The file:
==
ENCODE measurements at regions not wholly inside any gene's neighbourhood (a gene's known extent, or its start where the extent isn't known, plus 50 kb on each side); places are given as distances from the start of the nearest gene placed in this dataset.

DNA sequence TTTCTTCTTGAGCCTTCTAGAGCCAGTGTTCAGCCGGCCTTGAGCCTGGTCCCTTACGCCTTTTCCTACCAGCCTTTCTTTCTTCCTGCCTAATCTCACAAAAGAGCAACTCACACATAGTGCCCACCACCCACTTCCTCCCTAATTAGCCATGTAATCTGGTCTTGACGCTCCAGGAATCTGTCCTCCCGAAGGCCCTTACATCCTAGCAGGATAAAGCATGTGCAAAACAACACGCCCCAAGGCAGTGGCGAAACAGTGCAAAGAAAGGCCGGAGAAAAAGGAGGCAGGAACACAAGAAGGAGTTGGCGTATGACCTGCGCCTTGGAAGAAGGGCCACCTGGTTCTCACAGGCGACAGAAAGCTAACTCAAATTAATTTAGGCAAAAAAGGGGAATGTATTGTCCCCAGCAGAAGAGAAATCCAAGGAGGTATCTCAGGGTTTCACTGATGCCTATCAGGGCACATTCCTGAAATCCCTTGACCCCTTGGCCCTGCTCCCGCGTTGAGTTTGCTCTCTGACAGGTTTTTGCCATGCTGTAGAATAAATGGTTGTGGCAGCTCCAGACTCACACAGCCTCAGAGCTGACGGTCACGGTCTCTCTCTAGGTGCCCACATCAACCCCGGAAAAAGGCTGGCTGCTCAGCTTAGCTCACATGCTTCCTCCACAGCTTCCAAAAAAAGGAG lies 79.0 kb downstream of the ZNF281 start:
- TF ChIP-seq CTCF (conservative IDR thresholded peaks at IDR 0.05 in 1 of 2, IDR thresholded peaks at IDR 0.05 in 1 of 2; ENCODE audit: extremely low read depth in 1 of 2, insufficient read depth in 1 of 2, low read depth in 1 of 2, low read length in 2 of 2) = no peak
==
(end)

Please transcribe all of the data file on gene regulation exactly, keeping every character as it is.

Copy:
ENCODE measurements at regions not wholly inside any gene's neighbourhood (a gene's known extent, or its start where the extent isn't known, plus 50 kb on each side); places are given as distances from the start of the nearest gene placed in this dataset.

DNA sequence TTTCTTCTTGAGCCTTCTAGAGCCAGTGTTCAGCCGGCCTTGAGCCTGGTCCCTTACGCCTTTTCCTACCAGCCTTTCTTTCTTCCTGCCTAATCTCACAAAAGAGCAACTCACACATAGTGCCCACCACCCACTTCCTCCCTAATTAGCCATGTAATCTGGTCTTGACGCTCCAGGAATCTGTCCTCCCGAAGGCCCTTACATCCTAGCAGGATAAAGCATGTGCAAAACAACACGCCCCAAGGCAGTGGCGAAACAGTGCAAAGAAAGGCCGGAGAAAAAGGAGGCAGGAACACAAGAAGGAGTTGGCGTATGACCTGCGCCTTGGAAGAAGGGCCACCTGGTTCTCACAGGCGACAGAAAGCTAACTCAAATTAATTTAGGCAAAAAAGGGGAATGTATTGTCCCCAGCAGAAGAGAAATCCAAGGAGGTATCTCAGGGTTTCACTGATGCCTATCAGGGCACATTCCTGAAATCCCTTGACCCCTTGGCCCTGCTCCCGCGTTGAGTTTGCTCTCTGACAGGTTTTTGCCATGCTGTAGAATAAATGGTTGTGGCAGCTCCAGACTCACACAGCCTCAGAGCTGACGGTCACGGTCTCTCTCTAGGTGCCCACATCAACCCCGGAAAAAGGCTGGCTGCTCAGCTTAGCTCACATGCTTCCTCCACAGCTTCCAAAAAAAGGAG lies 79.0 kb downstream of the ZNF281 start:
- TF ChIP-seq CTCF (conservative IDR thresholded peaks at IDR 0.05 in 1 of 2, IDR thresholded peaks at IDR 0.05 in 1 of 2; ENCODE audit: extremely low read depth in 1 of 2, insufficient read depth in 1 of 2, low read depth in 1 of 2, low read length in 2 of 2) = no peak